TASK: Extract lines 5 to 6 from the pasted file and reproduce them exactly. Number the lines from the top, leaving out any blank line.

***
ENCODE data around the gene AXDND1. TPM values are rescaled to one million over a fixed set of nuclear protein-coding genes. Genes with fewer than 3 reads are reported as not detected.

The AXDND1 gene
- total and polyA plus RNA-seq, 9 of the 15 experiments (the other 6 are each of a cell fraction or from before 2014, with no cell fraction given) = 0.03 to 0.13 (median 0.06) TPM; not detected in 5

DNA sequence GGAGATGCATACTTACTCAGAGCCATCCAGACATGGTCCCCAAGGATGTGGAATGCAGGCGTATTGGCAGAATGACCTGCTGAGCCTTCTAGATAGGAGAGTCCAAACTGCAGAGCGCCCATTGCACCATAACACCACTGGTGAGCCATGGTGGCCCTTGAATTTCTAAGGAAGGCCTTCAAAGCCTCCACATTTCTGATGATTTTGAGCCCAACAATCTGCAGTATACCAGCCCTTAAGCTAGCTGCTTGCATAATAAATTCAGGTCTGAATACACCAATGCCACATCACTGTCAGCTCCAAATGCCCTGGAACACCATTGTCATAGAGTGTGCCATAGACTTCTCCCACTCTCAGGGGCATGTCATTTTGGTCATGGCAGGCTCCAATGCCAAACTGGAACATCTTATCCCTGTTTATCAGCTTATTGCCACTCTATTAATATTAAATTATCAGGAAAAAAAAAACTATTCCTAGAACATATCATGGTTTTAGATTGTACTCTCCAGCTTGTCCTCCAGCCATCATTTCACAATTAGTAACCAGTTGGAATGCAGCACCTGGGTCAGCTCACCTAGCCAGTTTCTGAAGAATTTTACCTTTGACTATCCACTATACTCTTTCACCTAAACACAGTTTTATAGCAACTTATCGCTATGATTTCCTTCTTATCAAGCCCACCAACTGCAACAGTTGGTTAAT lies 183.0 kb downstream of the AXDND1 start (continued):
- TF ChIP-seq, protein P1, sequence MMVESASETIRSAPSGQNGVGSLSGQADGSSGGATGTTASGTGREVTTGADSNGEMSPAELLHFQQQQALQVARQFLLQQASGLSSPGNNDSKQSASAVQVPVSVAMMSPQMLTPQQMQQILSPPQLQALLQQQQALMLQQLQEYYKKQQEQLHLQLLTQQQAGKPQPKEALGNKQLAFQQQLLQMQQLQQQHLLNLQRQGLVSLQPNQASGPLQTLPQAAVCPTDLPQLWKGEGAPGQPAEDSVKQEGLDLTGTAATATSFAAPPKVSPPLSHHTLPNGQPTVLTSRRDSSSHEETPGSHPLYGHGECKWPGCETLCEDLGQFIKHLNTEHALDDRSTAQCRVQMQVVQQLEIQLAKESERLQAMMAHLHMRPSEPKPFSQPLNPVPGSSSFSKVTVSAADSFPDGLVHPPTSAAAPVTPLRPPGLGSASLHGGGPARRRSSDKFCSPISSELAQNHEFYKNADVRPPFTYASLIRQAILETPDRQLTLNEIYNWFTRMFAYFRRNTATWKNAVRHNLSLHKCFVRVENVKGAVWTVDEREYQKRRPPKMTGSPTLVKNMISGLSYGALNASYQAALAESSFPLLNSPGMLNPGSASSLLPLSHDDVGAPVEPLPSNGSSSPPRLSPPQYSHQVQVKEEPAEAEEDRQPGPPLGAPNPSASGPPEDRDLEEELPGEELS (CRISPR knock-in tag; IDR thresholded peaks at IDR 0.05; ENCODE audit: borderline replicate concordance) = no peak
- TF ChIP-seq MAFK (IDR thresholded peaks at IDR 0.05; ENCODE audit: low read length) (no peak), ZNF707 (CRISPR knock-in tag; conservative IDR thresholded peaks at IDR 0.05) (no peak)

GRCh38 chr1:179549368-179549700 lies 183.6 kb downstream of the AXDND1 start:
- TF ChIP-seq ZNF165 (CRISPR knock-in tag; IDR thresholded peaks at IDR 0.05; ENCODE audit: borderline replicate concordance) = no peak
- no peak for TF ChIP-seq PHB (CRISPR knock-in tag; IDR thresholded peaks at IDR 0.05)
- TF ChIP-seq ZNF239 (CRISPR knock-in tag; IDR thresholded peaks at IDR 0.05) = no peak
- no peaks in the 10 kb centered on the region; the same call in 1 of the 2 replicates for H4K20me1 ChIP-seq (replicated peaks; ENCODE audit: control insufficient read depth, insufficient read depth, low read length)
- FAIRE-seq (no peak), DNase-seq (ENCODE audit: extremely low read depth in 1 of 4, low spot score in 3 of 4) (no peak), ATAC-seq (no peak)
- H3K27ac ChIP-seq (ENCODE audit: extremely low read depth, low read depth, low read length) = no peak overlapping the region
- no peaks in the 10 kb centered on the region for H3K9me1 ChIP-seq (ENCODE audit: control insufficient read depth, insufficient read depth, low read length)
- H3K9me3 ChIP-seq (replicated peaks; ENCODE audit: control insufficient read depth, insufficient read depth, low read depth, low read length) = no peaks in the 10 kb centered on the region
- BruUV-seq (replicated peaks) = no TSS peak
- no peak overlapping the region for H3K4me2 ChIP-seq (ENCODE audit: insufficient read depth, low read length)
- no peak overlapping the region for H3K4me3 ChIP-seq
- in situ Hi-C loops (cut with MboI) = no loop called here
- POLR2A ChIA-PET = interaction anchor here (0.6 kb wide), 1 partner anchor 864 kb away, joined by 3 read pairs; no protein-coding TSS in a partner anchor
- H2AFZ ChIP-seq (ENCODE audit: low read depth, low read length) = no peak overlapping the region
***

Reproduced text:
- TF ChIP-seq, protein P1, sequence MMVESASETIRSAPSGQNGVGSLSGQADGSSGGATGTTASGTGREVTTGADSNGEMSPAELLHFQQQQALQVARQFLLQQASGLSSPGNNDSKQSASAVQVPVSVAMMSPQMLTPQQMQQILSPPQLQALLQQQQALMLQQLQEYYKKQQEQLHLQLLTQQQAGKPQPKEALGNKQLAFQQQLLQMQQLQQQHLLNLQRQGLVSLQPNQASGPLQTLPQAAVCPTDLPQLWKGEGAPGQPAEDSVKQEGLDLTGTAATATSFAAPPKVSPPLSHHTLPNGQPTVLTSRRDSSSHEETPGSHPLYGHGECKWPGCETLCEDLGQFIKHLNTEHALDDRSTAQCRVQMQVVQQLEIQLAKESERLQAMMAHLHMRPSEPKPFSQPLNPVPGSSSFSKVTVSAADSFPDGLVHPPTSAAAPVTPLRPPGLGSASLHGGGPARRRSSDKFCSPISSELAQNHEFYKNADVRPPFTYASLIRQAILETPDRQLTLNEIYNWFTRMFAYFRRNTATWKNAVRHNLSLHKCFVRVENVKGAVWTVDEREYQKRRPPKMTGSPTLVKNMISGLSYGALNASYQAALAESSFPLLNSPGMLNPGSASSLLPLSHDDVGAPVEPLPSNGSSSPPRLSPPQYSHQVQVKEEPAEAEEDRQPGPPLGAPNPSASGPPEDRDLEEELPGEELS (CRISPR knock-in tag; IDR thresholded peaks at IDR 0.05; ENCODE audit: borderline replicate concordance) = no peak
- TF ChIP-seq MAFK (IDR thresholded peaks at IDR 0.05; ENCODE audit: low read length) (no peak), ZNF707 (CRISPR knock-in tag; conservative IDR thresholded peaks at IDR 0.05) (no peak)